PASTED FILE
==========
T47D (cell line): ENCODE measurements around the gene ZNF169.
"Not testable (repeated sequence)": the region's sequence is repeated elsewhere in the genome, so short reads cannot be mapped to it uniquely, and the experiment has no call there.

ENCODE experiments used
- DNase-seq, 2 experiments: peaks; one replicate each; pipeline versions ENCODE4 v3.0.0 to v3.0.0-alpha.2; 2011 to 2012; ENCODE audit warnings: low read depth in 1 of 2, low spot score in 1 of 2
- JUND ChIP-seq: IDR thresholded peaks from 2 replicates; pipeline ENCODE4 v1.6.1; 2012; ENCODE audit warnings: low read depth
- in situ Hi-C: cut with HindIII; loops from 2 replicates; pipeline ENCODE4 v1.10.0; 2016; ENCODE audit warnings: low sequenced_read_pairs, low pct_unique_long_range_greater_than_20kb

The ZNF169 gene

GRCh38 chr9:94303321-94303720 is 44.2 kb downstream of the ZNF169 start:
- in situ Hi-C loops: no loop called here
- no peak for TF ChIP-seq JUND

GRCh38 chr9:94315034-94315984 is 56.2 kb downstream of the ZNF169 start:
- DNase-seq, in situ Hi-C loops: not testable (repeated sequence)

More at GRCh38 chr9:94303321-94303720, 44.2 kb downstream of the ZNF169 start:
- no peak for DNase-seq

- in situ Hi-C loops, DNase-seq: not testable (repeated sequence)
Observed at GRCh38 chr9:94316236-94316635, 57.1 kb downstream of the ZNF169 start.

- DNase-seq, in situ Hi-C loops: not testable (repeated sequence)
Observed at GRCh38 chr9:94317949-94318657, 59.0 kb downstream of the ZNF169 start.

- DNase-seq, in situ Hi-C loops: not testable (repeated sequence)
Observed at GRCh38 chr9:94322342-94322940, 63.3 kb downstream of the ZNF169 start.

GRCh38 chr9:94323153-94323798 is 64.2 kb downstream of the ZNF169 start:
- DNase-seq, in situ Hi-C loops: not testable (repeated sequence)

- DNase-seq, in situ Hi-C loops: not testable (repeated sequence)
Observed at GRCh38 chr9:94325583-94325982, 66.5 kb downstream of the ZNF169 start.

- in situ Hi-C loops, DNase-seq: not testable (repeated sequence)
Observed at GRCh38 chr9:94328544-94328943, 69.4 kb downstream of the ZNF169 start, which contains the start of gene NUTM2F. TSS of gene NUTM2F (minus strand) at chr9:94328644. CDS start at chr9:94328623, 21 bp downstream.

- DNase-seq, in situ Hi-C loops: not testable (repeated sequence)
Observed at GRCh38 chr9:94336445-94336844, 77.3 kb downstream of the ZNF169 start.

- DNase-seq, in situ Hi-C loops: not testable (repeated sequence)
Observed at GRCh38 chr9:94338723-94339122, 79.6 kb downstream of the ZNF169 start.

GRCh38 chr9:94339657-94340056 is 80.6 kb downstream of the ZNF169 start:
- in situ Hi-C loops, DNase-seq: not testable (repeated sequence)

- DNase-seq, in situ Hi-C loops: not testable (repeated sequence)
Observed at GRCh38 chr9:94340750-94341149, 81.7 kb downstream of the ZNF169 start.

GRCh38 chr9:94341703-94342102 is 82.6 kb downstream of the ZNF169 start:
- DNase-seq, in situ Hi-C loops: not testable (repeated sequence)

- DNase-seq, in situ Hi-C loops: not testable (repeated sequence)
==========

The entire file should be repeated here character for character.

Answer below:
T47D (cell line): ENCODE measurements around the gene ZNF169.
"Not testable (repeated sequence)": the region's sequence is repeated elsewhere in the genome, so short reads cannot be mapped to it uniquely, and the experiment has no call there.

ENCODE experiments used
- DNase-seq, 2 experiments: peaks; one replicate each; pipeline versions ENCODE4 v3.0.0 to v3.0.0-alpha.2; 2011 to 2012; ENCODE audit warnings: low read depth in 1 of 2, low spot score in 1 of 2
- JUND ChIP-seq: IDR thresholded peaks from 2 replicates; pipeline ENCODE4 v1.6.1; 2012; ENCODE audit warnings: low read depth
- in situ Hi-C: cut with HindIII; loops from 2 replicates; pipeline ENCODE4 v1.10.0; 2016; ENCODE audit warnings: low sequenced_read_pairs, low pct_unique_long_range_greater_than_20kb

The ZNF169 gene

GRCh38 chr9:94303321-94303720 is 44.2 kb downstream of the ZNF169 start:
- in situ Hi-C loops: no loop called here
- no peak for TF ChIP-seq JUND

GRCh38 chr9:94315034-94315984 is 56.2 kb downstream of the ZNF169 start:
- DNase-seq, in situ Hi-C loops: not testable (repeated sequence)

More at GRCh38 chr9:94303321-94303720, 44.2 kb downstream of the ZNF169 start:
- no peak for DNase-seq

- in situ Hi-C loops, DNase-seq: not testable (repeated sequence)
Observed at GRCh38 chr9:94316236-94316635, 57.1 kb downstream of the ZNF169 start.

- DNase-seq, in situ Hi-C loops: not testable (repeated sequence)
Observed at GRCh38 chr9:94317949-94318657, 59.0 kb downstream of the ZNF169 start.

- DNase-seq, in situ Hi-C loops: not testable (repeated sequence)
Observed at GRCh38 chr9:94322342-94322940, 63.3 kb downstream of the ZNF169 start.

GRCh38 chr9:94323153-94323798 is 64.2 kb downstream of the ZNF169 start:
- DNase-seq, in situ Hi-C loops: not testable (repeated sequence)

- DNase-seq, in situ Hi-C loops: not testable (repeated sequence)
Observed at GRCh38 chr9:94325583-94325982, 66.5 kb downstream of the ZNF169 start.

- in situ Hi-C loops, DNase-seq: not testable (repeated sequence)
Observed at GRCh38 chr9:94328544-94328943, 69.4 kb downstream of the ZNF169 start, which contains the start of gene NUTM2F. TSS of gene NUTM2F (minus strand) at chr9:94328644. CDS start at chr9:94328623, 21 bp downstream.

- DNase-seq, in situ Hi-C loops: not testable (repeated sequence)
Observed at GRCh38 chr9:94336445-94336844, 77.3 kb downstream of the ZNF169 start.

- DNase-seq, in situ Hi-C loops: not testable (repeated sequence)
Observed at GRCh38 chr9:94338723-94339122, 79.6 kb downstream of the ZNF169 start.

GRCh38 chr9:94339657-94340056 is 80.6 kb downstream of the ZNF169 start:
- in situ Hi-C loops, DNase-seq: not testable (repeated sequence)

- DNase-seq, in situ Hi-C loops: not testable (repeated sequence)
Observed at GRCh38 chr9:94340750-94341149, 81.7 kb downstream of the ZNF169 start.

GRCh38 chr9:94341703-94342102 is 82.6 kb downstream of the ZNF169 start:
- DNase-seq, in situ Hi-C loops: not testable (repeated sequence)

- DNase-seq, in situ Hi-C loops: not testable (repeated sequence)